As the retail industry undergoes a seismic shift because of the coronavirus pandemic, its workforce is more vulnerable than ever. Permanent store closures number in the thousands, putting them on pace to break records. Dozens of retailers have filed for bankruptcy — while others remain at risk. Meantime, a growing number of customers want to shop online and get their purchases through curbside pickup or home delivery, creating a much greater need for people to pick and pack items.
These fast-changing dynamics have led to a shakeout for workers. They’ve been hired, furloughed, laid off or assigned to new roles. Retailers, analysts and trade groups say the pandemic could change the size and makeup of the retail industry now, and for years to come.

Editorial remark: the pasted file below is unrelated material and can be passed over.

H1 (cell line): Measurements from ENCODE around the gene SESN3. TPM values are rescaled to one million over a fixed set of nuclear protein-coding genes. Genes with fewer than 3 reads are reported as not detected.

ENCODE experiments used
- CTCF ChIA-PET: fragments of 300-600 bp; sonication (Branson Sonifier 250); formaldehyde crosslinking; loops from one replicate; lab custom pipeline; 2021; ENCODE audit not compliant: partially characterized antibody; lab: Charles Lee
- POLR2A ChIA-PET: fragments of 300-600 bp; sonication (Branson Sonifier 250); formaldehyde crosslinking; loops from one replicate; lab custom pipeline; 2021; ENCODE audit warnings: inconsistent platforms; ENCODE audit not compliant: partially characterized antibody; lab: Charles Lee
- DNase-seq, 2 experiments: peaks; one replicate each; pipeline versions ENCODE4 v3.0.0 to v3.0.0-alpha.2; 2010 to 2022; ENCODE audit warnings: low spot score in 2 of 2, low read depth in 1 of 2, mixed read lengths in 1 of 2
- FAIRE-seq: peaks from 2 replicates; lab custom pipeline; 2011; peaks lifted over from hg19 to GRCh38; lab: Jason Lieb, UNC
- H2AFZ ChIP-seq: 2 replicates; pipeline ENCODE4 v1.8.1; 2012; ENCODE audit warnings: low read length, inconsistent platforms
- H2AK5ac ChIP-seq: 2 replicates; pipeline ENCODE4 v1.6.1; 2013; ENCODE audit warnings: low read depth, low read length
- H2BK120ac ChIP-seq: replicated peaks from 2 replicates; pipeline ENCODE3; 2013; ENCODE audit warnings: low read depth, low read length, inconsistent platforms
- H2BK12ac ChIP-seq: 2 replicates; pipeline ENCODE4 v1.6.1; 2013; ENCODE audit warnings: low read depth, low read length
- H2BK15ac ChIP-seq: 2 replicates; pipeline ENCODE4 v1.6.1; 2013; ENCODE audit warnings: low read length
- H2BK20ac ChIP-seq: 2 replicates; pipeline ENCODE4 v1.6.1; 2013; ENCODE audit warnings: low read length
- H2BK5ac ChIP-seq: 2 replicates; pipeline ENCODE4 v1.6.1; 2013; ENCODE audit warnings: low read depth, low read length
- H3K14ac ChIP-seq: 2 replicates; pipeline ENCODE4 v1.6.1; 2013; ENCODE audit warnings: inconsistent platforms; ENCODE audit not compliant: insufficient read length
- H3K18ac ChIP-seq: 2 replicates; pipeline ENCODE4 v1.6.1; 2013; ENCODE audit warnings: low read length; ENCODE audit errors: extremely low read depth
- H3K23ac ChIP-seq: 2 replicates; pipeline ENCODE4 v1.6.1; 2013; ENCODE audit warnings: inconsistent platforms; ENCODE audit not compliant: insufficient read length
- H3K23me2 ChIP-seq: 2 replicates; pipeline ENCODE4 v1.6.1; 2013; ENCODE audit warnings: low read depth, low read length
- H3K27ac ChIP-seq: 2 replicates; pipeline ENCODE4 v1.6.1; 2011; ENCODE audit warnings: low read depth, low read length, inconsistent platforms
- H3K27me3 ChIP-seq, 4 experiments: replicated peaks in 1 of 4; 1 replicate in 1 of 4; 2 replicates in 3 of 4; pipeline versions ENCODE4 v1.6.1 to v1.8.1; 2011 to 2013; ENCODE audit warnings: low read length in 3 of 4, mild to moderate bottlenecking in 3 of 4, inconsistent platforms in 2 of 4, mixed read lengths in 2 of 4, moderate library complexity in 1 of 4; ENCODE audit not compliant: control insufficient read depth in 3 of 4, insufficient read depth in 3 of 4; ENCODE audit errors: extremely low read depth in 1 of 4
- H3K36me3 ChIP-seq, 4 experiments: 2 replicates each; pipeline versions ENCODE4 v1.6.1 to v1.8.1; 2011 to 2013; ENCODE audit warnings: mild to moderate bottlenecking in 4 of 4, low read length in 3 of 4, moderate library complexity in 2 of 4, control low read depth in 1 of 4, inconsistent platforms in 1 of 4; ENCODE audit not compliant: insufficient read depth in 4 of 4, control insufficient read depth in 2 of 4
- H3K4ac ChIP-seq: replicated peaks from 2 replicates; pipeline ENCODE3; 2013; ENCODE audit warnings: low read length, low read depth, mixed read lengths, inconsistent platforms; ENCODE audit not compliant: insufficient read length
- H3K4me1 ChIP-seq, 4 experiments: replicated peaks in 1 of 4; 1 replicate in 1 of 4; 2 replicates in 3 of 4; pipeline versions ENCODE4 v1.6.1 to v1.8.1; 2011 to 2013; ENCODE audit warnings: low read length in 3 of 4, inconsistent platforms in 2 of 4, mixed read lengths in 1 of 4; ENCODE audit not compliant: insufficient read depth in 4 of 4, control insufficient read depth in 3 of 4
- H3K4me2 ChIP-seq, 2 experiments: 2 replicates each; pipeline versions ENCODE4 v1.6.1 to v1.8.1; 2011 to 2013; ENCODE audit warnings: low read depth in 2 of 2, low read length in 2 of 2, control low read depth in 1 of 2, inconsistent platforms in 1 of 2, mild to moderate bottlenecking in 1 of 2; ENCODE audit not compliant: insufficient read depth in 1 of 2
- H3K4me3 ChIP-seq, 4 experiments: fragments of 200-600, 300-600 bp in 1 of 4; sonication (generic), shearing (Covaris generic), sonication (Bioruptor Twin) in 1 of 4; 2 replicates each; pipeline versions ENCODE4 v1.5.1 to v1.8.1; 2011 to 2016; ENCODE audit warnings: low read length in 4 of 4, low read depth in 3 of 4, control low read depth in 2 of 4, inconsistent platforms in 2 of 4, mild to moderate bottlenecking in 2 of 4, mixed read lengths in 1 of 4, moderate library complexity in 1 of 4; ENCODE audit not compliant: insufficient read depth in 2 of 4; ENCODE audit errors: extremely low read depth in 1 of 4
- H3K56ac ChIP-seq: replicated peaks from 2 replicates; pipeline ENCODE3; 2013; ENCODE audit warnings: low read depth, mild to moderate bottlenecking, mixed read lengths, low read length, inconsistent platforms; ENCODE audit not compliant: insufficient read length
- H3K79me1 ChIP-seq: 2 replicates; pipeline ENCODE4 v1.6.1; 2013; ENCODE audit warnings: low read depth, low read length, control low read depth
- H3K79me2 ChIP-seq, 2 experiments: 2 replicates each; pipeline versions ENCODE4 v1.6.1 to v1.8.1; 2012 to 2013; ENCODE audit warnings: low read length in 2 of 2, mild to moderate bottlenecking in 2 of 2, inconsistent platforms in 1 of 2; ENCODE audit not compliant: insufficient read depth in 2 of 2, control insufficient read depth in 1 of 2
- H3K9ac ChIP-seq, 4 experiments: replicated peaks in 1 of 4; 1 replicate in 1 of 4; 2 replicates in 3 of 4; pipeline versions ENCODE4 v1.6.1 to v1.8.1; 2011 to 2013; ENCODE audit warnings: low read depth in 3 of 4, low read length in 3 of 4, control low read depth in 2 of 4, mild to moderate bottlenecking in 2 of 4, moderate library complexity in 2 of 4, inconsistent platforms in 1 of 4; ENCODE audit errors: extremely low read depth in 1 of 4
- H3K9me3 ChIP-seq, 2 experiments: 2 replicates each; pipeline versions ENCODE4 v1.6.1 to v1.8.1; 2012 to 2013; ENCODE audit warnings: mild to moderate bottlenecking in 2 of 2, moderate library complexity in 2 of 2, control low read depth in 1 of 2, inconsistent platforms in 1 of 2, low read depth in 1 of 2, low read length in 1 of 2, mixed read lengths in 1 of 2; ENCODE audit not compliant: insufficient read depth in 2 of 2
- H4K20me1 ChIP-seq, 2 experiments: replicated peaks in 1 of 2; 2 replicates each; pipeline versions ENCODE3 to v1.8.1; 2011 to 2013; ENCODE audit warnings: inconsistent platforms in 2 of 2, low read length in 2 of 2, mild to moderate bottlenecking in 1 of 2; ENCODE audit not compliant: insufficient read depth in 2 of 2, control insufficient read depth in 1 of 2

More than one in four American jobs were supported by the retail industry before the Covid-19 crisis hit the US, according to the National Retail Federation. That made retail the largest private sector-employer in the country. (That number includes people who work directly for a retailer, like at an apparel store, warehouse or coffee shop. It also includes jobs created by the industry, such as construction workers building a mall.)
During the pandemic, the number of workers in stores has gotten smaller, according to the US Bureau of Labor Statistics. Nearly 15.7 million were employed by retailers in February. That dropped by about 2.4 million in March and April, but recovered somewhat in May and June as stores began to reopen. About 14.4 million employees made up the workforce, as of June… CNBC News